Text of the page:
Patients evade council clinics, flood ‘free’ hospitals

DOCTORS at State-run central hospitals have decried the free user-fee policy, saying patients are avoiding local clinics and trooping to government hospitals, resulting in the institutions choking and battling to stay afloat.


The free user-fee policy scrapped fees for pregnant women, the elderly (over 65), children under five years and psychiatric patients seeking medical attention.

Speaking at a meeting with the Parliamentary Portfolio Committee on Women and Youth Affairs on Monday, United Bulawayo Hospitals (UBH), acting chief executive officer, Narcisius Dzvanga said patients were no longer using local council clinics to avoid paying $30; they go to central hospitals which function as referral centres for serious cases.

“We are caught up between patients who argue that they have the right to choose which hospital they want to be treated at and we cannot stop them. We are supposed to be taking referred cases and we have written to the director of city health before, asking him to make sure they contain straightforward cases,” he said.

“Patients come here straight and we use resources on simple cases that do not require a specialist’s attention for free and there is nothing we can do.”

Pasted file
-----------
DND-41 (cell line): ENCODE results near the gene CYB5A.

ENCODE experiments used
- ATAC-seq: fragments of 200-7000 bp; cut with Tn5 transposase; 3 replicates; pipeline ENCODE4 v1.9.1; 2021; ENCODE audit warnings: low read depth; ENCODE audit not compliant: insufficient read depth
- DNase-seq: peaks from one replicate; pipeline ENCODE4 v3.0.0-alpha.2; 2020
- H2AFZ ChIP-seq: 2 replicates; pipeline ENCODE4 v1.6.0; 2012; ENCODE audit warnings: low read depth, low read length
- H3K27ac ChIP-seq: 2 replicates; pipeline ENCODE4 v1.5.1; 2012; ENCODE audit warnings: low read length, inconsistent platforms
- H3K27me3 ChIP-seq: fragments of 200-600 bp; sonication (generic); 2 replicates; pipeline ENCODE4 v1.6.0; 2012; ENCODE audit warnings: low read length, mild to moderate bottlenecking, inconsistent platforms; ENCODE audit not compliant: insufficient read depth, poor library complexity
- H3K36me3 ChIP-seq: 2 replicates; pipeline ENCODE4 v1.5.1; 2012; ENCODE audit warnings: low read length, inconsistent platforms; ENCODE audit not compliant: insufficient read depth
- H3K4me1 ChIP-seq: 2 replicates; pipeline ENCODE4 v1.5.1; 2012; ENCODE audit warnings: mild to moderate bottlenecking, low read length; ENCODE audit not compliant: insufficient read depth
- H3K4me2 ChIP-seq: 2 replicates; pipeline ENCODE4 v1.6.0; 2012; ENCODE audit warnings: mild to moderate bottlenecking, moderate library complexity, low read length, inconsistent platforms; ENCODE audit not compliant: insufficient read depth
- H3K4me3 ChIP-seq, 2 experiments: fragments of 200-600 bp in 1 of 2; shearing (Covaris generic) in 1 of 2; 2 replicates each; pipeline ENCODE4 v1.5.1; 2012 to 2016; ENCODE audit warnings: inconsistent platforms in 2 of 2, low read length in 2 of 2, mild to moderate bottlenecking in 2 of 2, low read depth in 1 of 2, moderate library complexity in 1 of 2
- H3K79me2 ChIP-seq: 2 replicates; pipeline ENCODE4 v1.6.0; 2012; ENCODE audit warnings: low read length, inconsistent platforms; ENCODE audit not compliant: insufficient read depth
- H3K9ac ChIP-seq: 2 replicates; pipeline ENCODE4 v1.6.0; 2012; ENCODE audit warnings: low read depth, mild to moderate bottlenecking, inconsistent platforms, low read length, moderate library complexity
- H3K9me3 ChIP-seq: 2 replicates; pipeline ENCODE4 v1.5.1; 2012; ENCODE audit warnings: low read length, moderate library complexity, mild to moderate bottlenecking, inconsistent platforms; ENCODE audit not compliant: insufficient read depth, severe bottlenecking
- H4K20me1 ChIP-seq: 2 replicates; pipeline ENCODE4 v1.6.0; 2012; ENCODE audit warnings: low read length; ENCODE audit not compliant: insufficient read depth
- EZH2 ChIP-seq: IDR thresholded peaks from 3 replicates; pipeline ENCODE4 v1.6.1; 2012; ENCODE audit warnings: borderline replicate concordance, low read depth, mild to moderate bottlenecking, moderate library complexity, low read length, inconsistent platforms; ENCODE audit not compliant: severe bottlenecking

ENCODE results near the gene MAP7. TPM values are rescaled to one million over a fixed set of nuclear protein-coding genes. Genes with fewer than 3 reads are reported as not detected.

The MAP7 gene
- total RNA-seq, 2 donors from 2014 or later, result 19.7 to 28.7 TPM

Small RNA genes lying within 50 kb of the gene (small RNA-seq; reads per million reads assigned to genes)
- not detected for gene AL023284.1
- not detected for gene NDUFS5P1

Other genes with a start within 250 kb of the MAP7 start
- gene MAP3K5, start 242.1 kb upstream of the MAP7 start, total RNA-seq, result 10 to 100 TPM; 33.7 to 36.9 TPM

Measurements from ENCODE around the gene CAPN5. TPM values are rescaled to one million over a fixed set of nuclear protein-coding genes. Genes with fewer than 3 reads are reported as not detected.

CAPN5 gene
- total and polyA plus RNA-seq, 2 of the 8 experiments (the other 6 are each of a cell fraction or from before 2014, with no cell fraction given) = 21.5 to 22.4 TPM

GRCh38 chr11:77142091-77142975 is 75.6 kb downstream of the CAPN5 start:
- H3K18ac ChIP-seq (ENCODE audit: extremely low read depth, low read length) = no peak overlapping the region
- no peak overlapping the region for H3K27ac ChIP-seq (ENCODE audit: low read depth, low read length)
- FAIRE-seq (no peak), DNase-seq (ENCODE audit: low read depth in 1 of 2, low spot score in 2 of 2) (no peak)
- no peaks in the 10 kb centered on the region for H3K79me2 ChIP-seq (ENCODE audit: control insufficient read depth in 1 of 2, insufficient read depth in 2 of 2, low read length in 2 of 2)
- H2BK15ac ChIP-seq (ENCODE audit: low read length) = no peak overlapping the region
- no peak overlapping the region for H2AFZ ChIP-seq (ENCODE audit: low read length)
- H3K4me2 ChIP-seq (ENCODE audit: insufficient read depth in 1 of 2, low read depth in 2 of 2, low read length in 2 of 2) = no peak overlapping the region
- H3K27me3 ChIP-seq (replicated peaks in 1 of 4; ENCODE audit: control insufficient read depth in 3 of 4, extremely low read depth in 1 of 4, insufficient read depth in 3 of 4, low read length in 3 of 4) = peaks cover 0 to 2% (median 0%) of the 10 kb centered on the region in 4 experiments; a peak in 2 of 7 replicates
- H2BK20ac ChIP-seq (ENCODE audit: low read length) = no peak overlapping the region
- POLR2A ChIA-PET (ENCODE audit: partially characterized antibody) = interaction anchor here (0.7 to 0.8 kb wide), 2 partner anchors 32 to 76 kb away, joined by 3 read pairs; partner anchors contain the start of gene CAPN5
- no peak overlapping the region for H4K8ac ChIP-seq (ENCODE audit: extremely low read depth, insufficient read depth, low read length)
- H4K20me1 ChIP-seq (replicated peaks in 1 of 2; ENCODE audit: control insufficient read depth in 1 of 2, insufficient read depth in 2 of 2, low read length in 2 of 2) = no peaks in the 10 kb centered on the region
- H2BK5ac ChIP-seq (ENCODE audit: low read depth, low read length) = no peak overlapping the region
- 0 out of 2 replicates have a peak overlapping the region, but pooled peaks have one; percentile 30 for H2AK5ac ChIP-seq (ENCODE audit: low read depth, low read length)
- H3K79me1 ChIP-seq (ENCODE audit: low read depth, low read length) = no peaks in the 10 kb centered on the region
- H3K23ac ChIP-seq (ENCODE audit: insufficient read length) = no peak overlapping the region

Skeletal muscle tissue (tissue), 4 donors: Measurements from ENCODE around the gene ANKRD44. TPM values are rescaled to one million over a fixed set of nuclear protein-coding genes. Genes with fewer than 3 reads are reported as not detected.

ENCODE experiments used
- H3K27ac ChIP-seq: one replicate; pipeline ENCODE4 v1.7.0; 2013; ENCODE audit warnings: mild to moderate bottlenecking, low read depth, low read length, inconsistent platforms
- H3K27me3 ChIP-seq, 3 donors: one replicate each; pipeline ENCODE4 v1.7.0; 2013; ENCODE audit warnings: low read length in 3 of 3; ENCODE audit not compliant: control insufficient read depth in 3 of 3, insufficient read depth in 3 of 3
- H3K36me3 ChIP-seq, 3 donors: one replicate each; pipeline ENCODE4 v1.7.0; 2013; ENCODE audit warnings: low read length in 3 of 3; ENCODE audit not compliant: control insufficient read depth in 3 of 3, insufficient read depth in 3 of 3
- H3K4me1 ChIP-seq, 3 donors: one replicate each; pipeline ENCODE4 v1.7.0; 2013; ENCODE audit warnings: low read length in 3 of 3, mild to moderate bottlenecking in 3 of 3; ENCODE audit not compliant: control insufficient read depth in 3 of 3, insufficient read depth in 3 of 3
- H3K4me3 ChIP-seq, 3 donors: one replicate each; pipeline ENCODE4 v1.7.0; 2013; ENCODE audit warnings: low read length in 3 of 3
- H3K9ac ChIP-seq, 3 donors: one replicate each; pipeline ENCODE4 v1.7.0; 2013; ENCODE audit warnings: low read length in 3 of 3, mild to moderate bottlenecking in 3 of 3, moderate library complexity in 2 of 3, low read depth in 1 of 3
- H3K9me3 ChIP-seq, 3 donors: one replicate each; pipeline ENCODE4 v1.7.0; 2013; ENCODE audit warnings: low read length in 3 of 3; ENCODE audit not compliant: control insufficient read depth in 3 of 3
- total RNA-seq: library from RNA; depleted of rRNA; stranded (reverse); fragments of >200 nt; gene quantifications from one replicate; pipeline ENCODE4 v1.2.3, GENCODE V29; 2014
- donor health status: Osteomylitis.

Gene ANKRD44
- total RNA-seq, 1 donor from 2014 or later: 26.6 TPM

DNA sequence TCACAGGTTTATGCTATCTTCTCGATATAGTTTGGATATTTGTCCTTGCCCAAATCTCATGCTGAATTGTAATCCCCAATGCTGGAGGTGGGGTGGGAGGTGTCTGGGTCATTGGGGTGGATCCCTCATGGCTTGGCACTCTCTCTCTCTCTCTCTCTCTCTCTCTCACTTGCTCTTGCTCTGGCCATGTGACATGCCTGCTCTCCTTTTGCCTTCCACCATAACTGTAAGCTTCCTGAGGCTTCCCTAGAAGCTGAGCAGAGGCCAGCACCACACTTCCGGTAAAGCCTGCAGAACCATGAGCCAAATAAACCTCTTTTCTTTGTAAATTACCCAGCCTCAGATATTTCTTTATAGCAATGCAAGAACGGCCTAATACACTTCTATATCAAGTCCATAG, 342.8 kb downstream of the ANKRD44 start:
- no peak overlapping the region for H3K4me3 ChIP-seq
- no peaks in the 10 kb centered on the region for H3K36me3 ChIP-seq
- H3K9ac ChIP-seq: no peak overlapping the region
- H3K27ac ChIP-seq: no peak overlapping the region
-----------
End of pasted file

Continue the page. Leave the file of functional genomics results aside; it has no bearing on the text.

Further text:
Dzvanga said the Health ministry should strengthen referral systems to ensure patients do not visit referral centres just to avoid paying user fees. Ads

“There used to be zoning system which confined patients to go to clinics or hospitals near them, but then they [patients] argued that they hold the right to choose a clinic or hospital of their own and this is hindering the smooth running of central hospitals who are left operating with meagre budgets, putting a lot of strain on the practice,” he said.

Dzvanga said the financially hamstrung hospitals were left to “perform miracles”.

“We are performing miracles because there is no money. Any money that comes in goes to our debts or equipment that would be required urgently. We still have to feed patients, buy X-ray films and all of that,” he said.

“That is why we end up making patients buy resources required to save their lives; we do not have a choice. We are willing to help those who have resources required to save their lives because other than that, we might as well close shop.”

Speaking on the sidelines of the meeting Women and Youth Committee chairperson Priscilla Misihairabwi-Mushonga said there was confusion on the free user fee policy as local clinics disregard the directive, while the policy was upheld at government level.

“People are no longer going to clinics where they are supposed to pay $30, they come to provincial clinics where we saw an overflow of pregnant women with some on floor beds risking infections. Central hospitals are raising concerns that now they have an added responsibility, yet resources were not enough anyway now that poses a problem,” she said.

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